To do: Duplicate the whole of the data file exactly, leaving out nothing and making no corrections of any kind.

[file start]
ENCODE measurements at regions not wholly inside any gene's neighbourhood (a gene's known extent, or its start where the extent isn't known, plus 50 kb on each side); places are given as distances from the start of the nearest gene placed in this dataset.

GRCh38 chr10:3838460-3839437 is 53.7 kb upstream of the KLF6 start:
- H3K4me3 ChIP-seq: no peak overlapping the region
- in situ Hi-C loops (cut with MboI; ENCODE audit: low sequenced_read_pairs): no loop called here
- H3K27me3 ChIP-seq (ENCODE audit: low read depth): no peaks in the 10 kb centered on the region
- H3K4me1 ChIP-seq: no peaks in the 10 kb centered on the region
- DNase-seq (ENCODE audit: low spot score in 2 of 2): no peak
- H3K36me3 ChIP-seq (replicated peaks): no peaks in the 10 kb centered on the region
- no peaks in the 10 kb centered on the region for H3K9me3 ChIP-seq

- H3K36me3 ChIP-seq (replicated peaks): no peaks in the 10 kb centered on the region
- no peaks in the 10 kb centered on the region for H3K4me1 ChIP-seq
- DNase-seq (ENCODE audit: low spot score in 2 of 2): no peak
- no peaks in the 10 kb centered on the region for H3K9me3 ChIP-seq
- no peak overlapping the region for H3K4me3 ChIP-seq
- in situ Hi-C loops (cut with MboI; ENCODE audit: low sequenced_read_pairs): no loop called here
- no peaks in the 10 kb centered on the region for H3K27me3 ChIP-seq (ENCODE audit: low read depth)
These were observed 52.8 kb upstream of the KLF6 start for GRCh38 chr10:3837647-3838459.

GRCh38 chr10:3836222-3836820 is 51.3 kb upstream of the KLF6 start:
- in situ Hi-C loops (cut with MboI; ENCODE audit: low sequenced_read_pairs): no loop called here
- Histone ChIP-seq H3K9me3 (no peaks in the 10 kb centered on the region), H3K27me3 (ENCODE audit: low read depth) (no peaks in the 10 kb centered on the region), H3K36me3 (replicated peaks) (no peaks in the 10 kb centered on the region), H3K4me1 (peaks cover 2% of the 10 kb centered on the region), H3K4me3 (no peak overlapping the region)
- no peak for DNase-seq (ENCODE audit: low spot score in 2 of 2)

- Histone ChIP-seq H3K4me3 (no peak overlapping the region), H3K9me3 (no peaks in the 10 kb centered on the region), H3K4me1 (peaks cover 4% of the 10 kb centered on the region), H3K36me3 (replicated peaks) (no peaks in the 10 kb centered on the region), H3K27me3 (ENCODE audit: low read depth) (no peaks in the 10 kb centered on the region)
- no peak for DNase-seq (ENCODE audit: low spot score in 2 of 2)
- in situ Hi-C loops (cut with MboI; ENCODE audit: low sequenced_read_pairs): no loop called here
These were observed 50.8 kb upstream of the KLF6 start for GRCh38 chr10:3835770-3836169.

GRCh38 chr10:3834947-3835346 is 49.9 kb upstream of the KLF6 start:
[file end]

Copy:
ENCODE measurements at regions not wholly inside any gene's neighbourhood (a gene's known extent, or its start where the extent isn't known, plus 50 kb on each side); places are given as distances from the start of the nearest gene placed in this dataset.

GRCh38 chr10:3838460-3839437 is 53.7 kb upstream of the KLF6 start:
- H3K4me3 ChIP-seq: no peak overlapping the region
- in situ Hi-C loops (cut with MboI; ENCODE audit: low sequenced_read_pairs): no loop called here
- H3K27me3 ChIP-seq (ENCODE audit: low read depth): no peaks in the 10 kb centered on the region
- H3K4me1 ChIP-seq: no peaks in the 10 kb centered on the region
- DNase-seq (ENCODE audit: low spot score in 2 of 2): no peak
- H3K36me3 ChIP-seq (replicated peaks): no peaks in the 10 kb centered on the region
- no peaks in the 10 kb centered on the region for H3K9me3 ChIP-seq

- H3K36me3 ChIP-seq (replicated peaks): no peaks in the 10 kb centered on the region
- no peaks in the 10 kb centered on the region for H3K4me1 ChIP-seq
- DNase-seq (ENCODE audit: low spot score in 2 of 2): no peak
- no peaks in the 10 kb centered on the region for H3K9me3 ChIP-seq
- no peak overlapping the region for H3K4me3 ChIP-seq
- in situ Hi-C loops (cut with MboI; ENCODE audit: low sequenced_read_pairs): no loop called here
- no peaks in the 10 kb centered on the region for H3K27me3 ChIP-seq (ENCODE audit: low read depth)
These were observed 52.8 kb upstream of the KLF6 start for GRCh38 chr10:3837647-3838459.

GRCh38 chr10:3836222-3836820 is 51.3 kb upstream of the KLF6 start:
- in situ Hi-C loops (cut with MboI; ENCODE audit: low sequenced_read_pairs): no loop called here
- Histone ChIP-seq H3K9me3 (no peaks in the 10 kb centered on the region), H3K27me3 (ENCODE audit: low read depth) (no peaks in the 10 kb centered on the region), H3K36me3 (replicated peaks) (no peaks in the 10 kb centered on the region), H3K4me1 (peaks cover 2% of the 10 kb centered on the region), H3K4me3 (no peak overlapping the region)
- no peak for DNase-seq (ENCODE audit: low spot score in 2 of 2)

- Histone ChIP-seq H3K4me3 (no peak overlapping the region), H3K9me3 (no peaks in the 10 kb centered on the region), H3K4me1 (peaks cover 4% of the 10 kb centered on the region), H3K36me3 (replicated peaks) (no peaks in the 10 kb centered on the region), H3K27me3 (ENCODE audit: low read depth) (no peaks in the 10 kb centered on the region)
- no peak for DNase-seq (ENCODE audit: low spot score in 2 of 2)
- in situ Hi-C loops (cut with MboI; ENCODE audit: low sequenced_read_pairs): no loop called here
These were observed 50.8 kb upstream of the KLF6 start for GRCh38 chr10:3835770-3836169.

GRCh38 chr10:3834947-3835346 is 49.9 kb upstream of the KLF6 start: